The role of a transitional justice specialist is a sensitive one. It is important to take context into account, rather than dismiss the contextual specificities for an obscure and overly internationalised transitional justice agenda.
A transitional justice specialist should help ensure that victims’ needs – which are often overlooked – figure heavily in the development of transitional justice policies. Our role is not to pursue aspirations that unnecessarily heighten victims’ expectations. Transitional justice experts play an important role in carefully examining realistic options to pursue justice in fragmented, highly polarised, and often violent contexts.
Why did you become a specialist in transitional justice?
The lack of accountability for the powerful always made me angry. Why do innocent people have to suffer oppression and violence at the hands of authoritarian regimes, while those who inflict such suffering escape meaningful accountability?
The United Nations sanctions against Iraq in the 1990s were a defining moment for me while growing up. They resulted in the deaths of thousands of innocent children because they didn’t have access to food and medicine. I was deeply troubled that such death and destruction can be wrought by an organisation that purports to uphold values of freedom and justice.
I began to think about why leaders in powerful Western countries are seldom held accountable for their complicity in such death and destruction – whether through their own foreign policies, or through their powerful influence in international organisations such as the United Nations.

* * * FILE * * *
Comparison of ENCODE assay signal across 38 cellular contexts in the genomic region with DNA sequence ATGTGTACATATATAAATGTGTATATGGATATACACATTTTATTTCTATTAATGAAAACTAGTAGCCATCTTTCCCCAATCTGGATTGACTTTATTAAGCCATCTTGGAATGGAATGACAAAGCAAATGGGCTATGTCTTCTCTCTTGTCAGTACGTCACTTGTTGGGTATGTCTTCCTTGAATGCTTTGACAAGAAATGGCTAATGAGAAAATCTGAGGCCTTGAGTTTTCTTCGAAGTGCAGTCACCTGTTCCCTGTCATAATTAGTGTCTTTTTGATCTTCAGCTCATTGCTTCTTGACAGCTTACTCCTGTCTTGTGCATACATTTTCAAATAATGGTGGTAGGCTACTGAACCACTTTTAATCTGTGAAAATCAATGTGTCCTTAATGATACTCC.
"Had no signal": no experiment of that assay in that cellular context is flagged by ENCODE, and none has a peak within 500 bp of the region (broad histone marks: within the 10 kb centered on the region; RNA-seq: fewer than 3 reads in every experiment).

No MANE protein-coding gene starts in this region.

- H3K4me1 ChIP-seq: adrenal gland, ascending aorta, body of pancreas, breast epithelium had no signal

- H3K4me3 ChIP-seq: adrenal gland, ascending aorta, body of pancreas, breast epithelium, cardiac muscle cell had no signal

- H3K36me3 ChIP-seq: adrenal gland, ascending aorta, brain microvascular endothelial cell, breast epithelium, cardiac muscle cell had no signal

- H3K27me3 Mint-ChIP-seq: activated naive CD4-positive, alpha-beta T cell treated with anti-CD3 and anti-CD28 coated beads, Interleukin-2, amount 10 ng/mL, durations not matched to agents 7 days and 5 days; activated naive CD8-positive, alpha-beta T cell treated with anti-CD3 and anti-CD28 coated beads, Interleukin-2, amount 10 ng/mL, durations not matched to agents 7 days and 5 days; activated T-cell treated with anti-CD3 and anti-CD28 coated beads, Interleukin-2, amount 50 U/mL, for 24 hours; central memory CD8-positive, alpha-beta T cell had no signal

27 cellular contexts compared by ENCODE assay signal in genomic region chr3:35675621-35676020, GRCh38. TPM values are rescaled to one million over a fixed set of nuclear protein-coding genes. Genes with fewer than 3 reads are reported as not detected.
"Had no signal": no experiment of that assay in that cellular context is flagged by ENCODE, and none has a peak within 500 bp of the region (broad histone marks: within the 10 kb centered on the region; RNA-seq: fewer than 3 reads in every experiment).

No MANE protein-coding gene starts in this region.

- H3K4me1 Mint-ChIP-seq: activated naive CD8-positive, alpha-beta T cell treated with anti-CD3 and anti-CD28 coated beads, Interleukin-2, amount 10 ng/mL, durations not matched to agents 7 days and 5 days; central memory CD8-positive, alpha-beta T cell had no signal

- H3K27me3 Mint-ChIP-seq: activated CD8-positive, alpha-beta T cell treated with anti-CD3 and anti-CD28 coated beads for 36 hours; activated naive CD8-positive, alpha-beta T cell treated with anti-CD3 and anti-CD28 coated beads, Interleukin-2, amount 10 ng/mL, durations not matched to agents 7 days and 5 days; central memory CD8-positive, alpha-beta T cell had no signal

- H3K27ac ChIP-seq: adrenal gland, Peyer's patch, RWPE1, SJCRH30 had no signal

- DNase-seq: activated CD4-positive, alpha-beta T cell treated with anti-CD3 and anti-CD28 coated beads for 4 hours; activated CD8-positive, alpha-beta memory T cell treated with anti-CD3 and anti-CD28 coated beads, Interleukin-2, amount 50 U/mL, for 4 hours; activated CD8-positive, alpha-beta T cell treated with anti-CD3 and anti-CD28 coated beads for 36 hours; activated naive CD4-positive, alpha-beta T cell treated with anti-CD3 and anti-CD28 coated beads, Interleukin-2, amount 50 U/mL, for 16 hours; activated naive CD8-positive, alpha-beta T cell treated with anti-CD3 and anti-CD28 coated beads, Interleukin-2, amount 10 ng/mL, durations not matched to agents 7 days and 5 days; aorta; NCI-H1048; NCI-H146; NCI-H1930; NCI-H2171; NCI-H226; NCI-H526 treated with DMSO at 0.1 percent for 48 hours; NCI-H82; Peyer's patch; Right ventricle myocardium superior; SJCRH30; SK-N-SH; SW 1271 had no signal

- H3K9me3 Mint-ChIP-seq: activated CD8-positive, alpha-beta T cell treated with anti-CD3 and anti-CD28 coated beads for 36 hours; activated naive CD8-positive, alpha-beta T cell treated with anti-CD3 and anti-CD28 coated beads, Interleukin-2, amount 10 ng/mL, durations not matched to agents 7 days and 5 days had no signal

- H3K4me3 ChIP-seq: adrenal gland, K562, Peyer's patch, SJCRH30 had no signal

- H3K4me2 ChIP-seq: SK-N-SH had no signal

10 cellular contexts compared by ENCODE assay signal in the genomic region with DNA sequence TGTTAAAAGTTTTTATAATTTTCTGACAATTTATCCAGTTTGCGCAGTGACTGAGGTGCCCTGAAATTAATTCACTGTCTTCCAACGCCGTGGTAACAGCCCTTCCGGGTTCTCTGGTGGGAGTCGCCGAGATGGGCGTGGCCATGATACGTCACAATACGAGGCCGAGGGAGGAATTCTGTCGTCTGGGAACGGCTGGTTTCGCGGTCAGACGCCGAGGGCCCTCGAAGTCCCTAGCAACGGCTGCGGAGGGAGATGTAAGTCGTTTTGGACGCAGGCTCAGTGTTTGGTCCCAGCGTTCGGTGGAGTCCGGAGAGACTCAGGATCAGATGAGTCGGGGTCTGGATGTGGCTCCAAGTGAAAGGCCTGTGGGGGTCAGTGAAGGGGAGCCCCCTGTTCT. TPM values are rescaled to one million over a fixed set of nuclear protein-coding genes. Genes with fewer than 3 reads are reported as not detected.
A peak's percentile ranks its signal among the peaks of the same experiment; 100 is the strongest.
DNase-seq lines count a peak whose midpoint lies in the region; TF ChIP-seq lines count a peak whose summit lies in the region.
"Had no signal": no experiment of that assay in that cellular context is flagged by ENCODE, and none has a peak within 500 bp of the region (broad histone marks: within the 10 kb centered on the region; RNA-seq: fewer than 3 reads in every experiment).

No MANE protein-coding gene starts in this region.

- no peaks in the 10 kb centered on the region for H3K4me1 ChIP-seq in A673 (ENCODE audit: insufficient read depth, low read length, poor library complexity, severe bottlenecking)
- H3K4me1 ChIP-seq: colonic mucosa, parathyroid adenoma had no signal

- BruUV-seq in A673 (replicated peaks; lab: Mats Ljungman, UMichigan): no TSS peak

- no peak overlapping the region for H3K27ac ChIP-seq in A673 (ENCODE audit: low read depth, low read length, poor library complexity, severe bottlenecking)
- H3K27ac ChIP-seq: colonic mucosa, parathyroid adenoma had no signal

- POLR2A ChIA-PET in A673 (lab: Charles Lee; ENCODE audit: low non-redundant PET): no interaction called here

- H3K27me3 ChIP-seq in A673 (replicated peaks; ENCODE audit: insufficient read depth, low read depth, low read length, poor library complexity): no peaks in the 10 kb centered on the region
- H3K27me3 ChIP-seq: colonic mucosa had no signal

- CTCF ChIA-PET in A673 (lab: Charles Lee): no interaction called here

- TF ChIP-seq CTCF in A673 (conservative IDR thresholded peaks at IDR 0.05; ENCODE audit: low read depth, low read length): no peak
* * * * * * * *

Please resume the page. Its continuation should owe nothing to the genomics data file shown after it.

Through transitional justice, victims can make their demands known by holding a place at the transitional justice negotiating table. It's an opportunity to reckon with a painful past, deal with the present, and help prevent some of the atrocities from recurring.
I was mostly drawn to transitional justice as a governance field. Countries in conflict, those recently emerging from conflict, and those that continue to suffer under authoritarian rule could use transitional justice as a form of resistance to past and current oppression, and as a mechanism that is integral to rebuilding societies.
What educational route did you take to become a transitional justice specialist?
I studied international relations and peace and conflict studies as an undergraduate at the University of Toronto and at Sciences Po Paris. There, I studied the development of international criminal law through the establishment of international criminal tribunals in Yugoslavia, Rwanda, and the International Criminal Court.
Then, I decided to specialise in international criminal law during my master's programme at the School of Oriental and African Studies (SOAS) in London. Everything I had learned about human rights and international law was turned upside down, mainly through the critical mentoring of my professors.
I developed my knowledge of international criminal law at two intensive courses taught at the Siracusa International Institute for Criminal Justice and Human Rights, where my team won first place in a moot court competition.
Finally, while the Arab uprisings of 2010 and 2011 were raging, I decided to pursue my PhD at Durham Law School on the prosecution of political leaders in the Arab region. I published my first book on transitional justice in the Arab region in 2017 with Hart.
What other skills and experience do you draw on in your work?
Transitional justice is a multidisciplinary field. I draw on international politics, anthropology, critical legal studies, and international law.
I speak at forums about transitional justice, where I explain the daily impact of transitional justice issues, and their role in rebuilding societies emerging from decades of oppression and conflict.
My work on transitional justice is mostly empirical. I interview and draw on the experiences and insight of activists, lawyers, judges, diplomats, prosecutors, journalists, and civil society leaders in countries throughout the Arab region, including Egypt, Libya, Syria, Tunisia, and Yemen.